Blogger Public Awareness Committee

Reflecting on Summer Meals

Hearing about Summer Meals a lot lately?  There has been a lot of publicity for this growing program, coming from wide ranging sources.

One article, featured in the New York Times, gave a broad portrayal of how lunch service is working in different libraries across the country.  This article, for the Office of Intellectual Freedom blog, takes a different approach and champions the service as an intellectual freedom issue.

My library system (King County Library System) has 13 branches offering some kind of meal service this summer.  While most are federally funded, as described in the New York Times article, several (including mine) are being paid for by donations from our KCLS Foundation.  We follow similar guidelines (food for everyone 18 and under, must be consumed on site) for the three days per week that we serve lunch.

This is the first year that my branch has served meals in our meeting room.  I have learned a lot through the experience.  No two days are alike in lunch service any more than two story times are ever identical; it just doesn’t unfold the same way twice.  Attendance has varied between 27 and 60 kids, depending on the day, with the average being about 35.  To my mind, that’s at least one classroom full of kids, plus their caregivers in many cases.  We are seeing some families repeatedly, and we know we are making a difference in their food security.

Our meals are shelf-stable, so we can order in advance and predict an arrival date.  Having said that, delivery delays have occurred and sent us scrambling.  We also buy juice in individual servings, and napkins.  Some community members have taken the opportunity to contribute to the program, either by donating to the Foundation, or by bringing fresh fruit weekly to add to the meals.  Others buy individually wrapped snacks (granola bars, popcorn, gummy treats) that we send home with kids over the weekends.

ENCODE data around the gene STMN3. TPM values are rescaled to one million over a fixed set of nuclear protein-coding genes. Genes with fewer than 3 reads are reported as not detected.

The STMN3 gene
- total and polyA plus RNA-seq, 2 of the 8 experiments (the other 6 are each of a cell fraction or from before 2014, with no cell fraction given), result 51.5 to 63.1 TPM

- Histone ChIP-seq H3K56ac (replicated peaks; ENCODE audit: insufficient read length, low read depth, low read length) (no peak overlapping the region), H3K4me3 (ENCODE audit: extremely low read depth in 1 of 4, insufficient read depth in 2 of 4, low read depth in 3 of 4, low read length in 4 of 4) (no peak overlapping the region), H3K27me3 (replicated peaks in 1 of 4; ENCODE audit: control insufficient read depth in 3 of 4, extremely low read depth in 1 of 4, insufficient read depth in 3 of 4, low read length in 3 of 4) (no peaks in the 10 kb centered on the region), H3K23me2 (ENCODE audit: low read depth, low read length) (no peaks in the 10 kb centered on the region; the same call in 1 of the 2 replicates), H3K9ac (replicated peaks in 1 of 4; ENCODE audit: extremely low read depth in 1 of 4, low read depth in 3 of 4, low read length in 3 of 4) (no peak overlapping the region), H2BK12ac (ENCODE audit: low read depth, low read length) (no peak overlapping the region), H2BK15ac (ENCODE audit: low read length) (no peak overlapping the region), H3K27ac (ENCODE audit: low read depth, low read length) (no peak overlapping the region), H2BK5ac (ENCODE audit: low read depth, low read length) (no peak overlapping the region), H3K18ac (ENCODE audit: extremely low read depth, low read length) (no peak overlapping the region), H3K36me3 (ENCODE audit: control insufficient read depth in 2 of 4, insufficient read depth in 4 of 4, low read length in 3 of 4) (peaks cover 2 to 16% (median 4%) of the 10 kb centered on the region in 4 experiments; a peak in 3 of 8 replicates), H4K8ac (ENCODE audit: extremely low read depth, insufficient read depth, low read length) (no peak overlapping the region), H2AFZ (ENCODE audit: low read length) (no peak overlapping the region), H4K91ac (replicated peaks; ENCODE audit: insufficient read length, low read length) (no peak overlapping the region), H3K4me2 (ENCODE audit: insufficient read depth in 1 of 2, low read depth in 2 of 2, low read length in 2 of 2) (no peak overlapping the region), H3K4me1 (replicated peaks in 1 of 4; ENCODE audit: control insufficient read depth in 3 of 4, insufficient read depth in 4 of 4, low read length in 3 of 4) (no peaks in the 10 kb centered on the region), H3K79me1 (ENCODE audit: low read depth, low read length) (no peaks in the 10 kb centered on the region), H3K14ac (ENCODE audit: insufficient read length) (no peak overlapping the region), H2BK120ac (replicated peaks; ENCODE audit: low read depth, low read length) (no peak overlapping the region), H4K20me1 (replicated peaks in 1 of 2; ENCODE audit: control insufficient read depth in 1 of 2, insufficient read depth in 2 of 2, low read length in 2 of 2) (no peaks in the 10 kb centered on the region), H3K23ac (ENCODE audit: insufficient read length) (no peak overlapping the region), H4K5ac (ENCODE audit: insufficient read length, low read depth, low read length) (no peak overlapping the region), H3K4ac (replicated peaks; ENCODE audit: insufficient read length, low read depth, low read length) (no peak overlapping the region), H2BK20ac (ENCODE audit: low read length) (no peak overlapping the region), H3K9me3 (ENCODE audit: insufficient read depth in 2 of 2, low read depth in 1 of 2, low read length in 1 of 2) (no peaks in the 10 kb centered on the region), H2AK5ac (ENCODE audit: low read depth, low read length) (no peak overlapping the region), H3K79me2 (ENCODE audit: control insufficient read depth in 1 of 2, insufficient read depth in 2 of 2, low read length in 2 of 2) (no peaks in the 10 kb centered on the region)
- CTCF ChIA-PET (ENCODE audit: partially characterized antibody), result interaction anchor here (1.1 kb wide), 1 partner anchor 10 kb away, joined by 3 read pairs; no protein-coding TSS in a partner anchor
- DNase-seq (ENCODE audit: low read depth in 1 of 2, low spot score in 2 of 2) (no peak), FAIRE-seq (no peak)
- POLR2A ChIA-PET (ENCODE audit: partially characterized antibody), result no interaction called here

One of the best pieces of early advice I got from a veteran of Summer Meals was to plan to keep up appearances:

  • Make sure there are sufficient trash cans in the meeting room to hold the garbage.
  • Large recycling bins are also beneficial.
  • Many, many disposable wipes are needed for the tabletops, both before and after lunch.


It’s important for us that meal service not wholly monopolize the meeting room throughout the summer: we have a lot of other programming and community use to support as well.

Serving summer meals is a labor-intensive project.  Our branch has two librarians jointly coordinating the program, but we aren’t able to both be here every day.  Having supportive management and branch staff as well as volunteers have been essential to keeping the program running smoothly.  We are grateful to all who have helped us launch this program….and are already talking about various changes we’d like to make for next year…


Jennifer Duffy, Children’s Librarian at the Kingsgate branch of the King County Library System, is writing this post for the Public Awareness Committee.  She can be reached at

One comment

  1. Carol Edwards

    I’m impressed with the support from your system, volunteers and staff. This is really key to making it work.

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